NBA expects record turnout in Dallas
ARLINGTON, Texas -- Jerry Jones is still hoping to have more than 100,000 people in Cowboys Stadium for the NBA All-Star game in February.
The league is less optimistic, but still expecting to shatter its attendance record of 62,046. The world record for a basketball game is 78,129 for a college game between Michigan State and Kentucky in December 2003.
"I know we'll be over 80," NBA executive vice president Ski Austin said Saturday.
Austin was among about 150 people involved with the All-Star game who spent this week watching the $1.2 billion stadium go from hosting a Cowboys game to becoming a basketball venue for the first time as No. 2 Texas played No. 10 North Carolina before a crowd of 38,052 on Saturday. The Longhorns won 103-90.
Everything from the height of the court to the arrangements of the seats was done according to the plans for the All-Star Game on Feb. 14. Depending on how things go, maybe they'll find room for more seats, perhaps even several thousand more.
"We'll get through this weekend, we'll get all the feedback and we'll see how close we can get to Jerry's number," Austin said.
The stadium drew an 105,121 for the Cowboys' opener, setting an NFL record for a regular-season game. The college basketball game had about 8,600 seats added on the floor, although some of the permanent seats had to be off limits.
Ever the hypester, Jones keeps talking about pushing "the magical number ... one-double-oh."
"I think we'll have the opportunity to," Jones said. "Instinctively, if you can say, one-oh-oh, it slides out better than nine-oh."
Jones visited the stadium about two hours before tip-off, then left to fly to New Orleans for the Cowboys-Saints game. Although he didn't get to see what the atmosphere was like in person, he had an idea of what it would be like.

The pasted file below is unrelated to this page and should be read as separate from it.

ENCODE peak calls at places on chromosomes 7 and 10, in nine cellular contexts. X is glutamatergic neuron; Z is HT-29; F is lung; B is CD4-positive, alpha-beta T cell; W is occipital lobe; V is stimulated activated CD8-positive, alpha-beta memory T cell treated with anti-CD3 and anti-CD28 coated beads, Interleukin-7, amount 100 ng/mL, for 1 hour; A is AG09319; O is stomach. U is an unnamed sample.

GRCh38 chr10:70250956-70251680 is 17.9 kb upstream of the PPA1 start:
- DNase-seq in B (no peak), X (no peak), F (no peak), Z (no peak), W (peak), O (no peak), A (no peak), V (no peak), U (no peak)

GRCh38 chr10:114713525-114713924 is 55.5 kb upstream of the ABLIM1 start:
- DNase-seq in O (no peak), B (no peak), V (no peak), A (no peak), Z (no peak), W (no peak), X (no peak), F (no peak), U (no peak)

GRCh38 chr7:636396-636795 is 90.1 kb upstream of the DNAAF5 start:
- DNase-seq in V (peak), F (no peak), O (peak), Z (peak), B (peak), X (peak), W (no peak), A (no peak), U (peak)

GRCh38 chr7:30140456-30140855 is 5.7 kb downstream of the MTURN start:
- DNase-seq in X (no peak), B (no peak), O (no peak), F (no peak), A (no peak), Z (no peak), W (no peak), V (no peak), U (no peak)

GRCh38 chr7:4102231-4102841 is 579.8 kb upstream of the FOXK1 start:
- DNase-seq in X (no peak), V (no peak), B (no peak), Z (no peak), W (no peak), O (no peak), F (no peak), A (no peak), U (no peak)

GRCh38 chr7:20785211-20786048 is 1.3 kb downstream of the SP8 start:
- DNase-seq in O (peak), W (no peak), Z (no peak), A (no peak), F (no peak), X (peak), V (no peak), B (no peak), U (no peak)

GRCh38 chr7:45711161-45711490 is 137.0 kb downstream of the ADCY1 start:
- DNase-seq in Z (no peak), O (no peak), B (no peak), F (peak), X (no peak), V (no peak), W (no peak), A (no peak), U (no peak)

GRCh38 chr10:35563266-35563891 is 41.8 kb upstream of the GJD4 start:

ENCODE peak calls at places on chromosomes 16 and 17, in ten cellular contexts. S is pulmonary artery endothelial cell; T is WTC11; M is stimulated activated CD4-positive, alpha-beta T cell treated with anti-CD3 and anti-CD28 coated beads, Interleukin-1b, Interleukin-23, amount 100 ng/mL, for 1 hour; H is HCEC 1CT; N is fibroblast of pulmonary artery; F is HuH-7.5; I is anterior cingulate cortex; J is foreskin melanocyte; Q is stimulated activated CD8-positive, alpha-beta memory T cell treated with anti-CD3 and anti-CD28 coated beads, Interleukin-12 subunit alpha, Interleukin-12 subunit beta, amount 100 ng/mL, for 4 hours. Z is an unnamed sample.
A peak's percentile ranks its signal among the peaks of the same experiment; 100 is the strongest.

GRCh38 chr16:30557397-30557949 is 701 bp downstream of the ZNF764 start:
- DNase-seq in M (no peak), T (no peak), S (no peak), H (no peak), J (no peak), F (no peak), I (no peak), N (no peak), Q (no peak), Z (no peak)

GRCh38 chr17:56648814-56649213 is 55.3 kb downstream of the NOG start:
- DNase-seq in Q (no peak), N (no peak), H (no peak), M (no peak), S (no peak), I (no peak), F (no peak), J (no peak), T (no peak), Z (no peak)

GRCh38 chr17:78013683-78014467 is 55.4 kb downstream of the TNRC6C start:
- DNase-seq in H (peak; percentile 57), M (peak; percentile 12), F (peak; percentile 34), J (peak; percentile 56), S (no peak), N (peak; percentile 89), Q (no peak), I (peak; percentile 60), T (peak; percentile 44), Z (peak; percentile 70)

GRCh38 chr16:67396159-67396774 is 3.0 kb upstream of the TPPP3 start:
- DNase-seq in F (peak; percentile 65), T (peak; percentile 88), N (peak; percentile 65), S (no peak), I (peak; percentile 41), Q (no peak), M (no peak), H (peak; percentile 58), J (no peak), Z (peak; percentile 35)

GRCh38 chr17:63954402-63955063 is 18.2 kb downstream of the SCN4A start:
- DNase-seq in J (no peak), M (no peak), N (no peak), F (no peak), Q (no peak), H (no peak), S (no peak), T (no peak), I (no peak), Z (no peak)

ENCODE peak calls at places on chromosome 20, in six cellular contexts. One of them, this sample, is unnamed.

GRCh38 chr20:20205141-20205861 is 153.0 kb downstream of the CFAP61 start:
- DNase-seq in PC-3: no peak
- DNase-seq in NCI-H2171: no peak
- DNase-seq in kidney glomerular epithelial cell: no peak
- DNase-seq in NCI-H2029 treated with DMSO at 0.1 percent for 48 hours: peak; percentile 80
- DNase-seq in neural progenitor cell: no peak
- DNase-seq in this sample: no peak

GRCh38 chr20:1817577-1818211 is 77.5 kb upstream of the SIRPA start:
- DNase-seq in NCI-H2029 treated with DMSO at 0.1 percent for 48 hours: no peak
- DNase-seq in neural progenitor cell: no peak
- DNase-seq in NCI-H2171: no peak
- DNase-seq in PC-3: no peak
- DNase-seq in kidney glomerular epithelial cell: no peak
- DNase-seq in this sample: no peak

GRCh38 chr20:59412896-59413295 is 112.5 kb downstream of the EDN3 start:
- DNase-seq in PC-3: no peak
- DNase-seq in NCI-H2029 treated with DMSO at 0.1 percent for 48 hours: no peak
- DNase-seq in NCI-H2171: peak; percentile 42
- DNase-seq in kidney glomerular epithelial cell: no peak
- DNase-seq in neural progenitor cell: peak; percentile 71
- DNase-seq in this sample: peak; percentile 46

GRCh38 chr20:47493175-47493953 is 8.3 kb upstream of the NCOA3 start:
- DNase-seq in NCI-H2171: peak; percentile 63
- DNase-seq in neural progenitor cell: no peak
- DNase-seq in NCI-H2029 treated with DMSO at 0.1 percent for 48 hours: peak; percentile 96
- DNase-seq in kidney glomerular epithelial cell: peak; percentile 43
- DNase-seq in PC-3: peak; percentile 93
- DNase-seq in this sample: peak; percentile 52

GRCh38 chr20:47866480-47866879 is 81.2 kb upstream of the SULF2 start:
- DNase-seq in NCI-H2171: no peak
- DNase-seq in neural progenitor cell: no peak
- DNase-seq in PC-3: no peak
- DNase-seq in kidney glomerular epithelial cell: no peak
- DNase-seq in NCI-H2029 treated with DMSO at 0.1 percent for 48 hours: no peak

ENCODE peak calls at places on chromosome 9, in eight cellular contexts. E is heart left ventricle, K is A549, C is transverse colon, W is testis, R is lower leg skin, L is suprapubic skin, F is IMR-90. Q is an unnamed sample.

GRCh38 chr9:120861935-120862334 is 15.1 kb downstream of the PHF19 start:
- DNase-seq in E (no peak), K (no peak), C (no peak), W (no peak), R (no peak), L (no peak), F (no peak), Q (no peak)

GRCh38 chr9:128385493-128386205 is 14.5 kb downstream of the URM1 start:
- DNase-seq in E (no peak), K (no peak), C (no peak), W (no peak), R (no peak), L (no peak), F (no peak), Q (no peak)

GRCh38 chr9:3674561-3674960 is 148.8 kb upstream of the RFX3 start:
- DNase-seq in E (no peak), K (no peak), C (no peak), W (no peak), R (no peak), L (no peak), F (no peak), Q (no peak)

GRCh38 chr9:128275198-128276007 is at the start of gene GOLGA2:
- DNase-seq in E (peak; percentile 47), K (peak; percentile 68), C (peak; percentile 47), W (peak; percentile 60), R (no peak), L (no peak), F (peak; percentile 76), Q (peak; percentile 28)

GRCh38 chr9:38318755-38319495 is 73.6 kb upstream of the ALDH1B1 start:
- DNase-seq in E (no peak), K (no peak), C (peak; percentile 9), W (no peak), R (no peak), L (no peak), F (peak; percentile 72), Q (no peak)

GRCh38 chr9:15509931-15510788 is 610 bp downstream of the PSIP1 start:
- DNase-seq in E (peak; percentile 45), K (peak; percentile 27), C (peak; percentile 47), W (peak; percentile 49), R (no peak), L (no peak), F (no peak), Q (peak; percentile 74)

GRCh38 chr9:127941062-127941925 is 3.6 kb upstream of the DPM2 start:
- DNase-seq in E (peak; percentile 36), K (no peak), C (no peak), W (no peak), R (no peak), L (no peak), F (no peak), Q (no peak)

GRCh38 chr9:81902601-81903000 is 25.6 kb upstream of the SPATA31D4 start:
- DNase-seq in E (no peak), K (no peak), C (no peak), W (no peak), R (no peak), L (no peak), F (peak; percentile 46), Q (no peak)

"It'll have an energy that is hard to replicate for basketball," he said. "It's something that's been planned on and hoped for."
As with all things in this building, the overhead video boards are the center of attention. The screens stretch 160 feet -- or, 24 feet longer than the raised platform that hold the court. That's why so many people can be here and still see everything, one way or another.
"It brings the action to the people," he said.
Austin was here for the Cowboys' opener and another game. He called it "a little staggering" to imagine a basketball court in the middle of the football field.
"But it turns out to be a perfectly viable viewing experience," said Austin, who spent two days going from section to section, especially in the highest level, to get a look at the court from every angle.
"We've seen a lot of work over the last few months on paper. It's good to see it with real seats on the field."
Austin said it was a "leap of faith" for the league to put the game here before the stadium was even built.
"The chance to be in the world's newest, premier venue with your premier event, it's an opportunity you can't pass up," he said.
Cowboys Stadium already has been chosen to host a regional round of the NCAA tournament in 2013 and the Final Four in 2014. The previous basketball attendance record was also set in an NFL stadium, Detroit's Ford Field.
Copyright 2009 by The Associated Press
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